Create your own Panache 💫 Kinda Day!! Wore this vibrant Sea Green Tussar to work today!! This is one of my favourites from my Super Mom's (MIL) collection.
I left behind the matching blouse and chose this Ruffled Sleeves Top(a favourite these days). Bought this from @flipkart last month and it is a delighting purchase. It is ultra soft, as if I am wearing my own skin.
For makeup, #justkohl look with nude lips
A sleek Kanthi Style neckpiece gifted by my gorgeous SIL. It is again my top favourite ( Check stories for zoomed in)
My G-Shock(Actually Husband's 🙈) Chose a grey camouflage instead of the black one. That's the perk of having a watch lover husband🖤🖤 Coming to Tussar.. Tussar silk is made by the larvae of several species of silk moths. The scientific name of these moths is Antheraea Paphia and they are a part of the group known as Emperor Moths or Saturnids. These moths are embellished by circular markings that look like a mirror. Unlike other silk worms, they live in the wild forests and do not breed on mulberry, which is the common food source for most silk worms. Hence, the silk formed out of their oval, single-shelled cocoons secured the name, ‘wild silk’. When boiled, these extract thin, naturally gold threads.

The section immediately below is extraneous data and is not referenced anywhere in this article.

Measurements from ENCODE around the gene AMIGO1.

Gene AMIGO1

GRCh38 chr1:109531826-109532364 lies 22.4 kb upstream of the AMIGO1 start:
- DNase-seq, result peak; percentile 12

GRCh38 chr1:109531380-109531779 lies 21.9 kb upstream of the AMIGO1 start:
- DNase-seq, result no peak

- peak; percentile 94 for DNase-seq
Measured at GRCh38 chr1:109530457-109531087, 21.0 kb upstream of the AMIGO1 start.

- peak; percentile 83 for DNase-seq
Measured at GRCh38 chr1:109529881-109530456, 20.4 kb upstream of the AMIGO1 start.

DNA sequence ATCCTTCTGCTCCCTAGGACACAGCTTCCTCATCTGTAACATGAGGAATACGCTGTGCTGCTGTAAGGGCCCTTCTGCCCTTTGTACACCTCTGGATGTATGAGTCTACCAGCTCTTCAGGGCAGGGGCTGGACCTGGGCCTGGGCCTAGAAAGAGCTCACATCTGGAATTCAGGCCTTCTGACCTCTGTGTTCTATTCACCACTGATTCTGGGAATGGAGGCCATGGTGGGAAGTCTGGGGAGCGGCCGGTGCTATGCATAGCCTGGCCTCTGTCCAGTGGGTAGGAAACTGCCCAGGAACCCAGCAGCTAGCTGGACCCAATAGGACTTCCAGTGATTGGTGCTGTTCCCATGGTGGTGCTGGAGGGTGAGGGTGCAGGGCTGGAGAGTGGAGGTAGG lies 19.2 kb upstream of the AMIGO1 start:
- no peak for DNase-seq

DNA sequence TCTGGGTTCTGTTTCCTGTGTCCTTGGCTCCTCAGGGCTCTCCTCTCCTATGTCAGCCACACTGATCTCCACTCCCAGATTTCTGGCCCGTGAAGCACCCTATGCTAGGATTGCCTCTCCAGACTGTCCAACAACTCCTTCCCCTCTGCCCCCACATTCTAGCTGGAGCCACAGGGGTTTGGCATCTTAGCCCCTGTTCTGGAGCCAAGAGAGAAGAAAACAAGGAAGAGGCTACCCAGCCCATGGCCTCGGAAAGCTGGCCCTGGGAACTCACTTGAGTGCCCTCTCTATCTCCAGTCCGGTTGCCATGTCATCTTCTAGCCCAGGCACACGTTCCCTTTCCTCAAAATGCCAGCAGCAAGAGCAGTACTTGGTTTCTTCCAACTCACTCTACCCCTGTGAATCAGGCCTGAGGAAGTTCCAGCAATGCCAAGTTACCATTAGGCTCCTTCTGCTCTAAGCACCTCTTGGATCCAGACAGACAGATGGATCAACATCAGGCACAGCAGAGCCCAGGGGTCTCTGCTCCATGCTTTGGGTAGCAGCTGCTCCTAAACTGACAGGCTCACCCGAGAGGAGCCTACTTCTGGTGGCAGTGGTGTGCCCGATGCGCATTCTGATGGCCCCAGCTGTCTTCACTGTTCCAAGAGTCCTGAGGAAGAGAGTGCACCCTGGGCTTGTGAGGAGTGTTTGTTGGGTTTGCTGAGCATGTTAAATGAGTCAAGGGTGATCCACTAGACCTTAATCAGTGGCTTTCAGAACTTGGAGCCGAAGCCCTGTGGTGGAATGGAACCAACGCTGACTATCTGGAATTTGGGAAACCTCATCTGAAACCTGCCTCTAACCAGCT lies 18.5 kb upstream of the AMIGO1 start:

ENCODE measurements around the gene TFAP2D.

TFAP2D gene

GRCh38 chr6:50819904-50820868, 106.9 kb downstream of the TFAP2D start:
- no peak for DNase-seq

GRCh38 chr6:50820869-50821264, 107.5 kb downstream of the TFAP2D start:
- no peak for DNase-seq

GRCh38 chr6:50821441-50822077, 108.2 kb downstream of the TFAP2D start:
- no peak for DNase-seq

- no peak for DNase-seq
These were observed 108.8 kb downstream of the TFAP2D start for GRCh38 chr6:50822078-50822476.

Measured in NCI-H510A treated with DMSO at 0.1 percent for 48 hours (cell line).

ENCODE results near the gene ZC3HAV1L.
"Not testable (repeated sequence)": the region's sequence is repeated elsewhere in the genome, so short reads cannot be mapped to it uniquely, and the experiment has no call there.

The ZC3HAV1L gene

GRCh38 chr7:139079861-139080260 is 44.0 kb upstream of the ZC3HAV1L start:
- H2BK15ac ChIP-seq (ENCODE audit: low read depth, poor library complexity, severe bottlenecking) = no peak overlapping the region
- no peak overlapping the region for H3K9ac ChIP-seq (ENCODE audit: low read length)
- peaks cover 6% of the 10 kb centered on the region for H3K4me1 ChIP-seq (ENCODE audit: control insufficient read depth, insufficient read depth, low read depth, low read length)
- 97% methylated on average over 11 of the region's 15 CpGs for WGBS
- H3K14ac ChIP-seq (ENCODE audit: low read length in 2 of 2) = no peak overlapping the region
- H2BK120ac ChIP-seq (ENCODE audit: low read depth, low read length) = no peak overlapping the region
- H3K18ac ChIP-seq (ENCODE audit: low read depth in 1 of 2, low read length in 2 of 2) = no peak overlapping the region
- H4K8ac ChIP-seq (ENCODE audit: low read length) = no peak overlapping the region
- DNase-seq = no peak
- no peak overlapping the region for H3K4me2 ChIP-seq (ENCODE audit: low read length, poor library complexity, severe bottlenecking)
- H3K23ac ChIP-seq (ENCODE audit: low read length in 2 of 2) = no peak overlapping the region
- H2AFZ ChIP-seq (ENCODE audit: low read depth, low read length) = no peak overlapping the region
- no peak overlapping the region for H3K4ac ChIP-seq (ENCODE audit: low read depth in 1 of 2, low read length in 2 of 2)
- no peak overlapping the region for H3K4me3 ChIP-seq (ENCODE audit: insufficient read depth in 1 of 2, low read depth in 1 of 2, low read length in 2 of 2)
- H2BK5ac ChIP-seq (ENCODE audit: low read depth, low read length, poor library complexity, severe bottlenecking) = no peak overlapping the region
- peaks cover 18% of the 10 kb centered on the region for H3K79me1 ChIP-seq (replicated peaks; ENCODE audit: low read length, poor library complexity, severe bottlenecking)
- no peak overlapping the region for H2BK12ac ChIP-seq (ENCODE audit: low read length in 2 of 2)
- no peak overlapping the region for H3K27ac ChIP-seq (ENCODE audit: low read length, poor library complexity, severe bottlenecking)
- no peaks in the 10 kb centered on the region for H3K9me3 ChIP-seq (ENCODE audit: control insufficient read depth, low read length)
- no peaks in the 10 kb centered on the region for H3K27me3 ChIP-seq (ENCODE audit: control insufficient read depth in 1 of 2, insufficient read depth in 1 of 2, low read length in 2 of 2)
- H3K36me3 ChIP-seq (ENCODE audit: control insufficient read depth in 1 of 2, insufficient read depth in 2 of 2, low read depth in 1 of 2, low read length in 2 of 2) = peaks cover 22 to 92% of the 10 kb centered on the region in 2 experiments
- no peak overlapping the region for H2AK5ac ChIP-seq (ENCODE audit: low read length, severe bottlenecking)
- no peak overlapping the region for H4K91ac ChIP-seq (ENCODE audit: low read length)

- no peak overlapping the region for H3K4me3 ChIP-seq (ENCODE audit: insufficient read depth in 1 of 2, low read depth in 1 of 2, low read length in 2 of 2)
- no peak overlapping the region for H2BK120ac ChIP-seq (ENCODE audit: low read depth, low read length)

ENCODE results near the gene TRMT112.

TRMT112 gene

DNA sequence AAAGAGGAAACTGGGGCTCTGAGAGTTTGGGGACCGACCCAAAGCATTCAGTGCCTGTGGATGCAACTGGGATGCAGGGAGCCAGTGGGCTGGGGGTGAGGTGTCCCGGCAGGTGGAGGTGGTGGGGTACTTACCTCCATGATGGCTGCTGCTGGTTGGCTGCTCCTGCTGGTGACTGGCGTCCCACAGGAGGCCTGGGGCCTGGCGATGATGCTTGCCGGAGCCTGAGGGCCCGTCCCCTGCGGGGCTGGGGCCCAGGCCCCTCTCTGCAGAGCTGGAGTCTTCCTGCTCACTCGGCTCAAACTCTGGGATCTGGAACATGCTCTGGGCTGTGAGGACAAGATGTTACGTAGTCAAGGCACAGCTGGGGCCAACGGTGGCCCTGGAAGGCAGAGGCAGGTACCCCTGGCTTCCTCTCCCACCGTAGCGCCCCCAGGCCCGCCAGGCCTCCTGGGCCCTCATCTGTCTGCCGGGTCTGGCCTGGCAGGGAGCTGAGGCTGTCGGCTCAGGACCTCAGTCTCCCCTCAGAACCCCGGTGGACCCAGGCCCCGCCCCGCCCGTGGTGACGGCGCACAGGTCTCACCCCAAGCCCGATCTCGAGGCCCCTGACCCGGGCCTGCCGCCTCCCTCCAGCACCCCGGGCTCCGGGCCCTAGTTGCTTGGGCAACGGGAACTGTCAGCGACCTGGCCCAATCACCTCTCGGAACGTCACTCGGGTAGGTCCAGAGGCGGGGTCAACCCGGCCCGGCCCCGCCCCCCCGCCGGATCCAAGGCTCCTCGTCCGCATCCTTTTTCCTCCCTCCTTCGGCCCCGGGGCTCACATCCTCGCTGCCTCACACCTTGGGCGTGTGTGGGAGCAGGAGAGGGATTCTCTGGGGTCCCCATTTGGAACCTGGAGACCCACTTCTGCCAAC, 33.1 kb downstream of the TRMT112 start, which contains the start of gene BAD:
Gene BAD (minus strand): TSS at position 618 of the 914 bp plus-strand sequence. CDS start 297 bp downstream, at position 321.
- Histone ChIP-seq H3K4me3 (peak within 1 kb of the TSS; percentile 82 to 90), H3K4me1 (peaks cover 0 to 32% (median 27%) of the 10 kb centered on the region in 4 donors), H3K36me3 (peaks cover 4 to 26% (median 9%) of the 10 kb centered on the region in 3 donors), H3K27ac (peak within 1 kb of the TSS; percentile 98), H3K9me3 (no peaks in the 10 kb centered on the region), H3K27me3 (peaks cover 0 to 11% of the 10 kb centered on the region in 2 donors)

Tussar shares its history with raw silk and is rooted in the medieval times. It was originally called kosa silk in Sanskrit. Although desi tussar is made throughout India, Jharkhand stands at the peak with the biggest amount of tussar silk being manufactured there.
Tussar is light and one of the most convenient fabrics to drape. What’s more, its porous nature makes it cooler than other silks, perfect for people living in warmer parts of the world.
The lovely tussar is finding its footing again with government agencies in West Bengal, Assam, Bihar and Jharkhand taking active steps in making tussar weaving a viable living option.
Source: Internet and My Saree Sakhis💜